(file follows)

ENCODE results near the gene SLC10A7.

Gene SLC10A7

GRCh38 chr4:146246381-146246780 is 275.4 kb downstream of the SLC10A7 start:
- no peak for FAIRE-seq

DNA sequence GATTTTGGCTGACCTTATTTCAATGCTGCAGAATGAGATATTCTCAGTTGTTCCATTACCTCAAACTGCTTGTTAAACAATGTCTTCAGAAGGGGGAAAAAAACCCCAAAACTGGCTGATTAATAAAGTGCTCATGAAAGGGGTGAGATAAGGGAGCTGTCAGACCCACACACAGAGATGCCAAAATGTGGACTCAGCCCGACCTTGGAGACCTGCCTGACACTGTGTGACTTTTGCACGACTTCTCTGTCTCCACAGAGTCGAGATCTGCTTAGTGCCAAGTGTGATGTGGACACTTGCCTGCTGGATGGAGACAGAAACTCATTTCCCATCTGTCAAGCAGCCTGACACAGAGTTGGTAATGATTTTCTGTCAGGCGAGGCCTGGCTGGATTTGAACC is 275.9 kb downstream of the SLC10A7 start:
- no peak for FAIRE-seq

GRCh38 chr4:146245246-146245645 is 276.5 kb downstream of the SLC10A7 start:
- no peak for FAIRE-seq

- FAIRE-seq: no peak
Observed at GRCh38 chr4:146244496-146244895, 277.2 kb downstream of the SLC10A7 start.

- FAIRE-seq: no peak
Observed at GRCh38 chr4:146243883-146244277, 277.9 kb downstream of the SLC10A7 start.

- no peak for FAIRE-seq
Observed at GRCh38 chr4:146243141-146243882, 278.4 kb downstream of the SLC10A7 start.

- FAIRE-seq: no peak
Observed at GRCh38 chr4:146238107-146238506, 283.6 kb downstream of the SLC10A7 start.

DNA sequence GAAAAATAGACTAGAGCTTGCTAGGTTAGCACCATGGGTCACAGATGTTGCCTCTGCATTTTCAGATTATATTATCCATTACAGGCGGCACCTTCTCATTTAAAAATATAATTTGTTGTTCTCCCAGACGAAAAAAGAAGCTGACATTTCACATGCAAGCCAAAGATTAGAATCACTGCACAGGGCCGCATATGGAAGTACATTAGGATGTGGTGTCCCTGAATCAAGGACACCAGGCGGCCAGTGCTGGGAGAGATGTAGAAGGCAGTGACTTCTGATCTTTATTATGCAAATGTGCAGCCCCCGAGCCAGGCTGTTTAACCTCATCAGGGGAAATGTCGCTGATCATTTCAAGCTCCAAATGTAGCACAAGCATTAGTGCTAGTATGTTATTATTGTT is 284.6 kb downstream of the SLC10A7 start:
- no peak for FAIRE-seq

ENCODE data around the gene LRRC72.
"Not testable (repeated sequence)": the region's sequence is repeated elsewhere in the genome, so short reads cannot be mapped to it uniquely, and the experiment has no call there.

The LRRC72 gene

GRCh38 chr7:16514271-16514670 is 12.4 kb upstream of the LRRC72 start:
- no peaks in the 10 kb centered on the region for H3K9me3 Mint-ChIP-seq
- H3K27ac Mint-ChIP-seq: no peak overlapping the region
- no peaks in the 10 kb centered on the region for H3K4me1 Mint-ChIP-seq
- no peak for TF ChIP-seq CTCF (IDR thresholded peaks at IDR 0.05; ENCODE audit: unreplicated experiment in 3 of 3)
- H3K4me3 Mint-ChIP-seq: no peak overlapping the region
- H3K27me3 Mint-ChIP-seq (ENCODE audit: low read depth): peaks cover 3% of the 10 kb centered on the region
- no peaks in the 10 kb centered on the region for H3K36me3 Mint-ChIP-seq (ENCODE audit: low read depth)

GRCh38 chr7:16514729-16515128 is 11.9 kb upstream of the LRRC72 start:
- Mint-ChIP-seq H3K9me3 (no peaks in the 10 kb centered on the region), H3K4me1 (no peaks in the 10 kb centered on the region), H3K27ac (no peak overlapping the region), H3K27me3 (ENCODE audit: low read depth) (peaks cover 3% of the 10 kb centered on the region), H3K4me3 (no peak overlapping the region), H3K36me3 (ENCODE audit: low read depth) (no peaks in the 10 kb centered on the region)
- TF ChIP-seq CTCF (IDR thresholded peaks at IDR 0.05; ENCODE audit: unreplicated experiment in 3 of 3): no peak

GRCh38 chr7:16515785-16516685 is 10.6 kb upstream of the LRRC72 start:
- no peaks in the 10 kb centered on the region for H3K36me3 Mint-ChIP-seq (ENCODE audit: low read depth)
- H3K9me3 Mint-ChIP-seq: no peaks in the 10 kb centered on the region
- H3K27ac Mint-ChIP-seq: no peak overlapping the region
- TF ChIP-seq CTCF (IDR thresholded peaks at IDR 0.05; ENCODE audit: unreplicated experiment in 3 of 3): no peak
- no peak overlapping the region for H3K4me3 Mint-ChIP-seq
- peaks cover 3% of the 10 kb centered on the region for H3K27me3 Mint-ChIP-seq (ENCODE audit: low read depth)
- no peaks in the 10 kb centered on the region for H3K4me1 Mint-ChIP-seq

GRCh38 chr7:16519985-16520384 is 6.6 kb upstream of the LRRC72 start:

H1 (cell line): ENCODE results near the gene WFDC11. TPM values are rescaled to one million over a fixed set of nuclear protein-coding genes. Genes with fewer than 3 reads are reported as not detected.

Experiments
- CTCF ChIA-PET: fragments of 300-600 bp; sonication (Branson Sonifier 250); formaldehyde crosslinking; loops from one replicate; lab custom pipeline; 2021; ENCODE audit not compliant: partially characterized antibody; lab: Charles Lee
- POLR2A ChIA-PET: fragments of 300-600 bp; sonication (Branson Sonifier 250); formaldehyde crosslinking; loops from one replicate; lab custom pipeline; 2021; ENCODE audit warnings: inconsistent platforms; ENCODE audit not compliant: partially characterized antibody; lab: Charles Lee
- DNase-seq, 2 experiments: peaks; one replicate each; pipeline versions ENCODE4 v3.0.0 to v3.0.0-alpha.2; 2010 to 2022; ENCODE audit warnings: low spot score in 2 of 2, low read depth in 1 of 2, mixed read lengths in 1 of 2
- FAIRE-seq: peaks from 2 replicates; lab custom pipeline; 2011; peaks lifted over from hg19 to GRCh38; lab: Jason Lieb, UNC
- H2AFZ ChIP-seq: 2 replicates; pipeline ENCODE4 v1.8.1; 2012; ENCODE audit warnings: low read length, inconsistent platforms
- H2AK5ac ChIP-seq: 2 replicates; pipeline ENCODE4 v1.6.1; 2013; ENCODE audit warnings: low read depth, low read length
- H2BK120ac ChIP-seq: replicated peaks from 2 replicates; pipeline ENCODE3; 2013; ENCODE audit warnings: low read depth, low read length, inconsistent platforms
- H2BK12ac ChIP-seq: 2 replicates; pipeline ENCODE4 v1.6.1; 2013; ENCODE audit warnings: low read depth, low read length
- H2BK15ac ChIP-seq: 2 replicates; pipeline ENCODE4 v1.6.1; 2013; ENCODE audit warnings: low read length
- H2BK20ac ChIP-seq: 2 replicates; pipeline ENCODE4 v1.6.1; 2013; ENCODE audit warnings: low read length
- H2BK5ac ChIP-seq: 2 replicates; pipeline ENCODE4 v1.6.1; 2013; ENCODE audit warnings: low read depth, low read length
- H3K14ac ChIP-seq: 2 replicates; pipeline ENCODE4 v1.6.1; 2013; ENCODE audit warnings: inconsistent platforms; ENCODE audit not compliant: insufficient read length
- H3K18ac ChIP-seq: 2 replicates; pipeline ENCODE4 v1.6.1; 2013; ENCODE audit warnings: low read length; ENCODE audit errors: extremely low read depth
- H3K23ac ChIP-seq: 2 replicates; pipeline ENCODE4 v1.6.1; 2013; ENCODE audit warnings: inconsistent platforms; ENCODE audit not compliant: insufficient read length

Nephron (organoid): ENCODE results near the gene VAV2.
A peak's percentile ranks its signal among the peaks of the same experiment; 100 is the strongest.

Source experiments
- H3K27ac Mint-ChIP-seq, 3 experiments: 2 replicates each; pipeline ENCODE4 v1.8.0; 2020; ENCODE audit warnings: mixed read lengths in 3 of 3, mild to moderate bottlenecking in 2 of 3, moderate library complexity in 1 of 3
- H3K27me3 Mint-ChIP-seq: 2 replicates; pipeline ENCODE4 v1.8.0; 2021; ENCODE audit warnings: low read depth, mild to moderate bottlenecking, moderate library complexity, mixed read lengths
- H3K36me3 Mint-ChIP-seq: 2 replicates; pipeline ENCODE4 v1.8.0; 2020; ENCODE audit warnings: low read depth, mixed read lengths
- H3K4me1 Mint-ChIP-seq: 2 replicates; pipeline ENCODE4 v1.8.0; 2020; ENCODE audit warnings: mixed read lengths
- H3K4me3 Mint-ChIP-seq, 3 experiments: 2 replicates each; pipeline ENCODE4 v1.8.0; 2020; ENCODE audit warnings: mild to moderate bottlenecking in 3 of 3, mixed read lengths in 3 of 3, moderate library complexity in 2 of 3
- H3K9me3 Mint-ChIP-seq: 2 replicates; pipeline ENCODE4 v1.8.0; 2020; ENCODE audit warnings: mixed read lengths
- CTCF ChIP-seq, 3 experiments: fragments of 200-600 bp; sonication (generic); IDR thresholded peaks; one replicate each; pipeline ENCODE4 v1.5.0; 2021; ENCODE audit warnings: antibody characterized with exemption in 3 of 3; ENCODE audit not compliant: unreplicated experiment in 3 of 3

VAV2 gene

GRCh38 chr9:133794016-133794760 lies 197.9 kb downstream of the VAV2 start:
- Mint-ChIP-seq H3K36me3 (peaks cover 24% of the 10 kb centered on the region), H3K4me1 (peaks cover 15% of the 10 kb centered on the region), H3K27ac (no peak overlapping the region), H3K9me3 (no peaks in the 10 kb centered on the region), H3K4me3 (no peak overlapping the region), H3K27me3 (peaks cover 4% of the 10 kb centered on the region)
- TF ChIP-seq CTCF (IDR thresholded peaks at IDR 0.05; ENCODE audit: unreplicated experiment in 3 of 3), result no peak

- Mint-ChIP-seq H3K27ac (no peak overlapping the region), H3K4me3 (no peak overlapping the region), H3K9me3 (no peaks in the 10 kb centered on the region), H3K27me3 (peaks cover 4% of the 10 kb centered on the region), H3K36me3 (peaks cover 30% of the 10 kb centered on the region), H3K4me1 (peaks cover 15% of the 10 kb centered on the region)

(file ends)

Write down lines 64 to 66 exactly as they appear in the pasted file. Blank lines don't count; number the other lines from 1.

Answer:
- H3K4me1 Mint-ChIP-seq: 2 replicates; pipeline ENCODE4 v1.8.0; 2020; ENCODE audit warnings: mixed read lengths
- H3K4me3 Mint-ChIP-seq, 3 experiments: 2 replicates each; pipeline ENCODE4 v1.8.0; 2020; ENCODE audit warnings: mild to moderate bottlenecking in 3 of 3, mixed read lengths in 3 of 3, moderate library complexity in 2 of 3
- H3K9me3 Mint-ChIP-seq: 2 replicates; pipeline ENCODE4 v1.8.0; 2020; ENCODE audit warnings: mixed read lengths